By Tansa MusaTue Jul 11, 11:25 AM ET
Worried that her daughters' budding breasts would expose them to the risk of sexual harassment and even rape, their mother Philomene Moungang started 'ironing' the girls' bosoms with a heated stone.
"I did it to my two girls when they were eight years old. I would take the grinding stone, heat it in the fire and press it hard on the breasts," Moungang said.
"They cried and said it was painful. But I explained that it was for their own good."
"Breast ironing" -- the use of hard or heated objects or other substances to try to stunt breast growth in girls -- is a traditional practice in West Africa, experts say.
A new survey has revealed it is shockingly widespread in Cameroon, where one in four teen-agers are subjected to the traumatic process by relatives, often hoping to lessen their sexual attractiveness.
"Breast ironing is an age-old practice in Cameroon, as well as in many other countries in West and Central Africa, including Chad, Togo, Benin, Guinea-Conakry, just to name a few," said Flavien Ndonko, an anthropologist and local representative of German development agency GTZ, which sponsored the survey.
"If society has been silent about it up to now it is because, like other harmful practices done to women such as female genital mutilation, it was thought to be good for the girl," said Ndonko.
"Even the victims themselves thought it was good for them."
However, the practice has many side effects, including severe pain and abscesses, infections, breast cancer, and even the complete disappearance of one or both breasts.
The survey of more than 5,000 girls and women aged between 10 and 82 from throughout Cameroon, published last month, estimated that 4 million women in the central African country have suffered the process.
"You ask me why I did it?" said Moungang. "When I was growing up as a little girl my mother did it to me just as all other women in the village did it to their girl children. So I thought it was just good for me to do to my own children."
The practice is now more common in urban areas than in villages, because mothers fear their children could be more exposed to sexual abuse in towns and try to suppress outward signs of sexuality, the survey said.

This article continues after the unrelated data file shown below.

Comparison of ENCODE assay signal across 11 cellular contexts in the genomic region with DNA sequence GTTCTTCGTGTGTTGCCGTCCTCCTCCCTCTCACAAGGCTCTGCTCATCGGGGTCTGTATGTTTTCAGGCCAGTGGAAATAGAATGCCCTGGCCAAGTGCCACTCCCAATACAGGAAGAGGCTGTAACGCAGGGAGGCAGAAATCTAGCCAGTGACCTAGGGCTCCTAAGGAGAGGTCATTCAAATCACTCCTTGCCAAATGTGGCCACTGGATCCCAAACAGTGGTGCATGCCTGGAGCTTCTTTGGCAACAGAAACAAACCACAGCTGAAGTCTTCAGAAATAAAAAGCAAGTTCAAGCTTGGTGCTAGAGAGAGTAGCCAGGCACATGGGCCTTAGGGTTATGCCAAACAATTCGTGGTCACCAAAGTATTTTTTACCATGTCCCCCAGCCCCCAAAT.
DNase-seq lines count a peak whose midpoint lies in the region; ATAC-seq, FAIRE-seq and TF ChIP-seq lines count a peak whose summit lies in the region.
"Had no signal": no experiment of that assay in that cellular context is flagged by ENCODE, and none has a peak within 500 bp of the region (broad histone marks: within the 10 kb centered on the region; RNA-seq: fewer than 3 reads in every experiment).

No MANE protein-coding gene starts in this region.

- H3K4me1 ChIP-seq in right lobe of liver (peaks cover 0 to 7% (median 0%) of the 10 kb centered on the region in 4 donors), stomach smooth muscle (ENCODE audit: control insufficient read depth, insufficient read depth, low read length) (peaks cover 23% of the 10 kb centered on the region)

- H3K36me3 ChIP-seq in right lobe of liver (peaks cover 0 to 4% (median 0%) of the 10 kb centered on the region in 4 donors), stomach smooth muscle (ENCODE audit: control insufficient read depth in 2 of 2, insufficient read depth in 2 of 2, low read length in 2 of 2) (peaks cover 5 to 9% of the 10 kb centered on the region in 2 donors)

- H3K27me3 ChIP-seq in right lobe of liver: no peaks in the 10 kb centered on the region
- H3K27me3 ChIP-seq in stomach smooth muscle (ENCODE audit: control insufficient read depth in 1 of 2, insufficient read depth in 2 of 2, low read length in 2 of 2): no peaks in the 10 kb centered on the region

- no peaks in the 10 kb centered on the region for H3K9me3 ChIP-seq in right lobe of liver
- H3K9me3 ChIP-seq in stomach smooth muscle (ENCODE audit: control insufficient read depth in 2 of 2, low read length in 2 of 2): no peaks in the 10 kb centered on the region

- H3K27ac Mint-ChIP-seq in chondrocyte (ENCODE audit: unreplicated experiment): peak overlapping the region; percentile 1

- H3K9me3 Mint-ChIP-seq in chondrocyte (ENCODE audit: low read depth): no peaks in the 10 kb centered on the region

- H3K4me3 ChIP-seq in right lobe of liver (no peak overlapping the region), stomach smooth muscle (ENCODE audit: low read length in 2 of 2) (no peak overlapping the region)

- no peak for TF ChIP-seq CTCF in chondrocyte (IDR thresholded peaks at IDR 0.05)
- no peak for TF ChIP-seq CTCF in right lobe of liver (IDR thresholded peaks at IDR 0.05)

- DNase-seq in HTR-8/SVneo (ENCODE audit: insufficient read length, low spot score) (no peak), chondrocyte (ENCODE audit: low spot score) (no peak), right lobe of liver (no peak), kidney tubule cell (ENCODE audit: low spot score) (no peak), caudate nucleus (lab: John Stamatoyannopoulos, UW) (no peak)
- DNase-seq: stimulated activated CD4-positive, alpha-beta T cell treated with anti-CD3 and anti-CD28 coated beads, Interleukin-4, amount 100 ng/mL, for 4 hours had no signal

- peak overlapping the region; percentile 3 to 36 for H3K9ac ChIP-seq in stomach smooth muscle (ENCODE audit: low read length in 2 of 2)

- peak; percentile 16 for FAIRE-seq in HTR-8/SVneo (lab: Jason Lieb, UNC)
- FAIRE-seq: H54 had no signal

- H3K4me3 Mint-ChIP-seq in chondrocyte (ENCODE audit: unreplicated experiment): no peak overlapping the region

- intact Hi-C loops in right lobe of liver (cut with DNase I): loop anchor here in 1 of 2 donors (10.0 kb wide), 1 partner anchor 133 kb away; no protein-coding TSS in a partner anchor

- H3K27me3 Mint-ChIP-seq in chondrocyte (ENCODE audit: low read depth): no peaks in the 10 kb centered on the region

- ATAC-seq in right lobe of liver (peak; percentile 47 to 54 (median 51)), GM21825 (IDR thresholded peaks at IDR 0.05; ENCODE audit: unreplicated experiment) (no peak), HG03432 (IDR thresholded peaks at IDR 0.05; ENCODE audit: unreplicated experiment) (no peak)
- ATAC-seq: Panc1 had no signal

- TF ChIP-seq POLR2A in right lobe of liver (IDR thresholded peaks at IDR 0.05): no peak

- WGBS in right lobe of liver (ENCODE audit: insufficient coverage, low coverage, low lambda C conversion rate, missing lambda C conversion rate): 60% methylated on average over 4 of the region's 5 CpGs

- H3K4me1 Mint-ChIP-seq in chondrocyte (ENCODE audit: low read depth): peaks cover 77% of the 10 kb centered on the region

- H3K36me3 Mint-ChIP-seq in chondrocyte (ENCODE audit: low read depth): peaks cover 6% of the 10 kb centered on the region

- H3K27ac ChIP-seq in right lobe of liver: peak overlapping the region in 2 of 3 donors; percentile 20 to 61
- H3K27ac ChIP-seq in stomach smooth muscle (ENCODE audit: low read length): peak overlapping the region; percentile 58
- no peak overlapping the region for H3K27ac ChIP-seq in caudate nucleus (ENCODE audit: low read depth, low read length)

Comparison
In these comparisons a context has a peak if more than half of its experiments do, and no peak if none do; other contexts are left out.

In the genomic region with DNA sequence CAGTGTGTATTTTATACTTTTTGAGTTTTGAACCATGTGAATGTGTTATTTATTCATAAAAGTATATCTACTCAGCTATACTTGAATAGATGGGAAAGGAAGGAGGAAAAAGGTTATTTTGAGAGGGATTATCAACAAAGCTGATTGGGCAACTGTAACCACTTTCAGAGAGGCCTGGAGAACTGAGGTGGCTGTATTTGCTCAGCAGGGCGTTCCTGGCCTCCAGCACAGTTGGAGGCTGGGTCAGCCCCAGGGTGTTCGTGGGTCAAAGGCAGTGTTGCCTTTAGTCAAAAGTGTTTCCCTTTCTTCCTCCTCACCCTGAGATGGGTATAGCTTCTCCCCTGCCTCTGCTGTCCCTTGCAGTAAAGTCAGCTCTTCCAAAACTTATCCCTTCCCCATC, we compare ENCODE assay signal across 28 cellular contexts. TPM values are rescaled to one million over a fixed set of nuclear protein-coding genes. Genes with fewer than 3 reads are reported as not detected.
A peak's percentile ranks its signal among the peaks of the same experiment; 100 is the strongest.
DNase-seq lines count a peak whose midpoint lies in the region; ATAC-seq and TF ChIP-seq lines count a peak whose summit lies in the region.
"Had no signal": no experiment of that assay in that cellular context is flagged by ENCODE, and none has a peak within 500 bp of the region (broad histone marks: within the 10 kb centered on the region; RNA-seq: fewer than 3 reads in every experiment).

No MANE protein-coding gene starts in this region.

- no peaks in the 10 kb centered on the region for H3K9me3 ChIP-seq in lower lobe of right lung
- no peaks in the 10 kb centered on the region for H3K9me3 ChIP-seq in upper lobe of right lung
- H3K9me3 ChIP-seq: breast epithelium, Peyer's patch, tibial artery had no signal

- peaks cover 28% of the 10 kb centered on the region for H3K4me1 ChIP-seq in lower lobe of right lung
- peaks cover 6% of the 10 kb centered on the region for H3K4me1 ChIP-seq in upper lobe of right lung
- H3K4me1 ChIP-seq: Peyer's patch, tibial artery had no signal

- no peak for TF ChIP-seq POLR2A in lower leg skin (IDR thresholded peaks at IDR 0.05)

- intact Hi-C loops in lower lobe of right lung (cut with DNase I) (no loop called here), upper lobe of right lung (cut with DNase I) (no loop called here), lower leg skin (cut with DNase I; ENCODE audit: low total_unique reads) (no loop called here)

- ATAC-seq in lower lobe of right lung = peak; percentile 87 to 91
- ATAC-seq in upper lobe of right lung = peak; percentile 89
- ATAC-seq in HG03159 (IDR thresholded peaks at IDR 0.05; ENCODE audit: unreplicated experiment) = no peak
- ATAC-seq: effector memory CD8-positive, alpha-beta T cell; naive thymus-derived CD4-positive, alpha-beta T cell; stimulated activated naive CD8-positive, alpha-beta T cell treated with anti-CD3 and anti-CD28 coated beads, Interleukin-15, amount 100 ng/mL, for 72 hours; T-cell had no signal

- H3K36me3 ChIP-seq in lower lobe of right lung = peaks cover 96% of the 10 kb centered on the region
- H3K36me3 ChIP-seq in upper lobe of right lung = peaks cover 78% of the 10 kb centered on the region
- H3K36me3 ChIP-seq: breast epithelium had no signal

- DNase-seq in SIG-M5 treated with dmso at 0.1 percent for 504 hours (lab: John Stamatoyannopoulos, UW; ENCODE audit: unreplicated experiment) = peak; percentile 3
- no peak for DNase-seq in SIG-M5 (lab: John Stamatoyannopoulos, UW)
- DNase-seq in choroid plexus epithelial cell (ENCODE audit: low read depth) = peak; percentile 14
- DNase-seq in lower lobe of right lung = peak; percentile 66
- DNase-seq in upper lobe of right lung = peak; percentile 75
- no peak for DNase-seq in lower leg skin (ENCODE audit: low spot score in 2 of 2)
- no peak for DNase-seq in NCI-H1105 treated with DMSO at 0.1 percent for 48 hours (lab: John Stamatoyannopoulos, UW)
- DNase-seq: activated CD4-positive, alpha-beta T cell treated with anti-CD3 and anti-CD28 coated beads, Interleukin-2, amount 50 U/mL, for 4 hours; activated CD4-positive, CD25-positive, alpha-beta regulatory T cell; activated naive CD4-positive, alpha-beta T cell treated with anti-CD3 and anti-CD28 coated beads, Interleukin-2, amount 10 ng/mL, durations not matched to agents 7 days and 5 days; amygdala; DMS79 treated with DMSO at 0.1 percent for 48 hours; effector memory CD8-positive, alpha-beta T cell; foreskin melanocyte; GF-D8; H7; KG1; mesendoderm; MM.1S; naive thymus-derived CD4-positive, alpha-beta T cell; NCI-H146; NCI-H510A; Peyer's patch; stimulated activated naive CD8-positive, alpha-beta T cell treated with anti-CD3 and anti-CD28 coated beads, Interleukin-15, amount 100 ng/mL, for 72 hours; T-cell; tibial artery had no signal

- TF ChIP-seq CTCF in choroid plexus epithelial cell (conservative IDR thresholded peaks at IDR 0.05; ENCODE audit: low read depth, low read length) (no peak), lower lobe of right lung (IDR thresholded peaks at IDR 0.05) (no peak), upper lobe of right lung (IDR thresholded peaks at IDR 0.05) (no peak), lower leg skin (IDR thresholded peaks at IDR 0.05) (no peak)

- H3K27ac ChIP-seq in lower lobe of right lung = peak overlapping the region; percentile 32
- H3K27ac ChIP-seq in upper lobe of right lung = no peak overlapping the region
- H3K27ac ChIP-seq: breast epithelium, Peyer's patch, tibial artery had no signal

Its findings have prompted a nationwide campaign to educate mothers about its dangers and to try to eradicate it. A similar campaign some years ago helped drastically to reduce rates of female genital mutilation in Cameroon.
"A girl...has to be proud of her breasts because it is natural. It is a gift from God. Allow the breasts to grow naturally. Do not force them to disappear or appear," said a leaflet from the campaign.
Moungang said she stopped ironing her daughters' breasts after one girl developed blisters and abscesses.
"I took her to the hospital and the doctor scolded me and advised never to do it again because it could ruin my daughter," she said.
The practice is most common in the Christian and animist South of the country, rather than in the Muslim North and Far North provinces, where only 10 percent of women are affected.
"Massaging the breasts with hot objects is painful, very painful, and can completely destroy the breasts," said Bessem Ebanga, executive secretary of women's rights group RENATA, herself a former victim.
"Some girls could be traumatized throughout their lives and their sexual behavior could be disturbed forever."
For Ndonko, the campaign is a battle to respect the physical integrity of young girls -- with broader implications for human rights.
"If nothing was done today, tomorrow the very parents may even resolve to slice off the nose, the mouth or any other part of the girl which they think is making her attractive to men."